Hell Strip to Esplanade

Planting the roadside strip

Lisa & Myke at work, photo by Margy Dowzer

Last month, Margy and I were talking about the crabgrass that has overrun the lawn in so many places, including the strip between the sidewalk and the street. This strip seems to be referred to by many names–from “hell strip” to “esplanade.”  She is working on other strategies for other places, but I had the idea (after some internet research and an appreciation of what someone in our neighborhood had done to theirs) to see if hardy perennials might eventually outcompete the crabgrass and solve the problem. Then it truly would be shifting from a hell strip to an esplanade!

I started off by moving some turkish rocket from our backyard garden to the front. Turkish rocket is a fast growing perennial vegetable with beautiful yellow flowers. I had planted some last year, excited to try it, but this spring discovered that I didn’t really like the taste of the greens–they were too sharp and bitter for me.  But the flowers were amazing.  So I decided that I’d move it from the food forest to the strip.  Another friend came by and transplanted some yellow day lilies and blue cornflower that needed a new home!

I put out a call on our permaculture meet-up, and was gratified when another member, Sandi, responded by saying she had a lot of perennials that needed dividing and we could have them. That’s the thing–so many wonderful perennial flowers multiply of their own accord and expand out of the area they are originally planted.  So why not use that spreading habit to achieve a better use of the roadside space–for pollinators and for beauty. So I went out to her house and we dug up a whole bunch of plants.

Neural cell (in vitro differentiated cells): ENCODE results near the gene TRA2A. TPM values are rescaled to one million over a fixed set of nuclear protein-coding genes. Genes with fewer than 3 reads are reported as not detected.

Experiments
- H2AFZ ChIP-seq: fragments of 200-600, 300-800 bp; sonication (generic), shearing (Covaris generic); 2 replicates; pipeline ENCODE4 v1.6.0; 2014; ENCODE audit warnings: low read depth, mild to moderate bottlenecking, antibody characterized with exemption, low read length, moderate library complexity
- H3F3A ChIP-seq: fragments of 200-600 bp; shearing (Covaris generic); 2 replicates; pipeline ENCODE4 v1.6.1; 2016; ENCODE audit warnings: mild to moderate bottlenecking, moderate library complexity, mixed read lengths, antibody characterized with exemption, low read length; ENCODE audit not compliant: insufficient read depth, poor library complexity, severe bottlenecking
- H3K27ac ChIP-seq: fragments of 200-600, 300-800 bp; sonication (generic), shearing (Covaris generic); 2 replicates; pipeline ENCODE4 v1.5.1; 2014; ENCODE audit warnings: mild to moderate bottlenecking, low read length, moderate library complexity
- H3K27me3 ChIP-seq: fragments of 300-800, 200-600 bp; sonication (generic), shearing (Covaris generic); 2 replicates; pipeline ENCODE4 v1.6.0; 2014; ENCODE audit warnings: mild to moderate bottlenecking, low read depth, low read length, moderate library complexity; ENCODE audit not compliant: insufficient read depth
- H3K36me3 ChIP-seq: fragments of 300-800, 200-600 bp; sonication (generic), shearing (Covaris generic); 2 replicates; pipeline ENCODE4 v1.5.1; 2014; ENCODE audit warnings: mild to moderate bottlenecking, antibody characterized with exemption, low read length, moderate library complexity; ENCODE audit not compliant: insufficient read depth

That weekend, our friend Lisa was visiting, and she jumped in to help me with the transplanting effort.  And it was a big effort!  In the end, we had 24 new plants along the strip, mostly with blue or yellow flowers, which we tended to alternate.  Several patches of Siberian iris and several patches of allium; anise hyssop, heliopsis, calendula, white ruffled iris, goats beard, astilbe, mallow, and lady’s mantle.  The other day, I added some catnip–another plant that can spread, but hey, maybe it will outcompete the crabgrass, and we’ll also have catnip for the cats.  The whole thing doesn’t look like much yet–a bunch of scraggly transplants, only a few with any flowers right now–but we’ll see how it goes next summer.  If we can get a load of wood chips, we may put down some cardboard and wood chips between the plants.  But that can happen later too.  I will let you know how it goes.

IMG_7917

Advertisements

Herbal Gifts

St. John's Wort DriedToday I finished the harvest of St. John’s Wort–all from plants that grew up wild in our yard, or down the street from our home.  I had cut the flowers with a little bit of plant attached, back when they were in full bloom, in early July.  I dried some of it in tied bunches hanging in the garage, and some of it in loose bunches on an extra window screen laid flat in the basement. (Take note: I definitely preferred the screen method for later processing ease.)

So today, I spread out some paper on the kitchen table, and put all the bunches onto it.  Then I sat and rubbed the leaves & flowers off the stems, stem by stem.  I was listening to podcasts about healing and self-care, which somehow seemed appropriate to the task.  Two hours later, I was still at it, and then I listened to a few short podcasts from an old friend, Lee Ann Hopkins, with whom I recently reconnected on Facebook.  I am not much of a podcast listener, (I usually like to read instead) but working with my hands in these herbs while listening to uplifting messages seemed just right.  The purpose of Lee Ann’s website, Hooray Weeklyis “to encourage and lift up individuals and communities in this time of resistance and change, both collectively and personally.”  She is a kindred spirit still.